“Zoonotic”: the theory of the origins of Covid-19 which is not so far-fetched

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“Zoonotic”: the theory of the origins of Covid-19 which is not so far-fetched


HHow did the Covid-19 start? Some have come up with a “lab leak” hypothesis, that Chinese virologists working on ways to make bat coronaviruses more dangerous to humans have been only too successful at this and then let it s ‘escape. Others believe it is more likely that, like many other diseases, Covid-19 is naturally ‘zoonotic’. What?

Son is Old Greek for “animal”, hence “zoologist” and, uh, “zoo”. Ours, meanwhile, is Greek for “disease”, hence many clever English coins which have long, alas, fallen into disuse, such as “nosography” (17th century), the systematic description of disease (literally “Write about the disease”), or “nosotrophic”, causing the disease. A “zoonotic” disease is therefore a disease that has crossed the species barrier of another animal to thrive in humans, such as avian flu and swine flu, but also HIV (from chimpanzees), toxoplasmosis (cats), anthrax (cattle)) and rabies (dogs).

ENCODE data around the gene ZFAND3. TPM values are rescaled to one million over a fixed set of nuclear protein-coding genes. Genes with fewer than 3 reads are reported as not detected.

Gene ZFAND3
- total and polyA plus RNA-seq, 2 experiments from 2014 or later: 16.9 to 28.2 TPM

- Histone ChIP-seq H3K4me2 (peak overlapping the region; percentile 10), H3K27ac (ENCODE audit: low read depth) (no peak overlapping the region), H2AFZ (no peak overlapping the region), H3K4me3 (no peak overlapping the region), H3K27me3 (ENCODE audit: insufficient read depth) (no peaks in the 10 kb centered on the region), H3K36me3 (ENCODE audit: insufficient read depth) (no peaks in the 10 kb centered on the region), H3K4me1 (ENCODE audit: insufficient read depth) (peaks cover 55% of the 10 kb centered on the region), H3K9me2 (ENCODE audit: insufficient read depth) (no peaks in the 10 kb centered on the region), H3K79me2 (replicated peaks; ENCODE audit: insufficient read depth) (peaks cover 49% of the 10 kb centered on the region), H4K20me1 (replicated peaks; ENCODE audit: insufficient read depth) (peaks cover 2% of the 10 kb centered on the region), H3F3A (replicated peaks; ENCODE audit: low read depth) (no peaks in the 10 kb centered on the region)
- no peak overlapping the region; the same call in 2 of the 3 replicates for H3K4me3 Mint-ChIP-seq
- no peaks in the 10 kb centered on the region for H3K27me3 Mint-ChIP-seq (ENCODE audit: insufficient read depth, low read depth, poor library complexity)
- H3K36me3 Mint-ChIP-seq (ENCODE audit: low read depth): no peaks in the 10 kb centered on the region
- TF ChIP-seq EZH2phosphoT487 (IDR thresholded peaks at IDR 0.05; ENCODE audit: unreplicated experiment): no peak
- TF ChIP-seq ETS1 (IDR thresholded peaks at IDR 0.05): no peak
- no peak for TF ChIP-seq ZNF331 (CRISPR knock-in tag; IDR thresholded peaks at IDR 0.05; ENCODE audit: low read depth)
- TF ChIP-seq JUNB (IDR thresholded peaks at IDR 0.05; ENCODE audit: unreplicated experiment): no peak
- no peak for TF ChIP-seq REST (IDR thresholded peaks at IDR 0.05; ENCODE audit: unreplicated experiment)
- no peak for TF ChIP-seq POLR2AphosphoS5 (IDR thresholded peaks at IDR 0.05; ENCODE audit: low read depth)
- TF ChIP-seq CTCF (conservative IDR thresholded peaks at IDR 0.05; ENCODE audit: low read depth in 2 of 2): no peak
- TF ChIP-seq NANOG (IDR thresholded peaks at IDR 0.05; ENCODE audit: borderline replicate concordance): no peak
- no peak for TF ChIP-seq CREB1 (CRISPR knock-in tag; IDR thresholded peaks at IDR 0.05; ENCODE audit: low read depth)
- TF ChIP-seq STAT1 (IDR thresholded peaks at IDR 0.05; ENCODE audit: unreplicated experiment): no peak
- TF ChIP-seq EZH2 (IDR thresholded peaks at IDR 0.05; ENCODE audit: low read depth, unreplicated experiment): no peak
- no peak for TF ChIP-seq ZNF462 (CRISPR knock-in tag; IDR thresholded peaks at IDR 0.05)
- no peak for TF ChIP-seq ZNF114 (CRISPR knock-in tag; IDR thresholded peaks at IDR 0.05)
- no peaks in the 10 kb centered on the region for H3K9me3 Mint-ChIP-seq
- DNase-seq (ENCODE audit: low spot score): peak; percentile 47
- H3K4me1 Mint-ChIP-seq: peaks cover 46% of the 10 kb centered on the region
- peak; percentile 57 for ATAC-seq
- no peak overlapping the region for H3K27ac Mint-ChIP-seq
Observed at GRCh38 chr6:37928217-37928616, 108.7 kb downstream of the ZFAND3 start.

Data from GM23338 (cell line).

Fortunately, the technical medical lexicon still includes the term “nosology” (from 1721, then defined by lexicographer Nathan Bailey as “a treatise on diseases”): it now designates either the systematic classification of diseases or the state of knowledge about a disease. particular disease. Thus, the question of whether Covid-19 is zoonotic must await new nosological developments.

A Word for Every Day of the Year by Steven Poole is published by Quercus.

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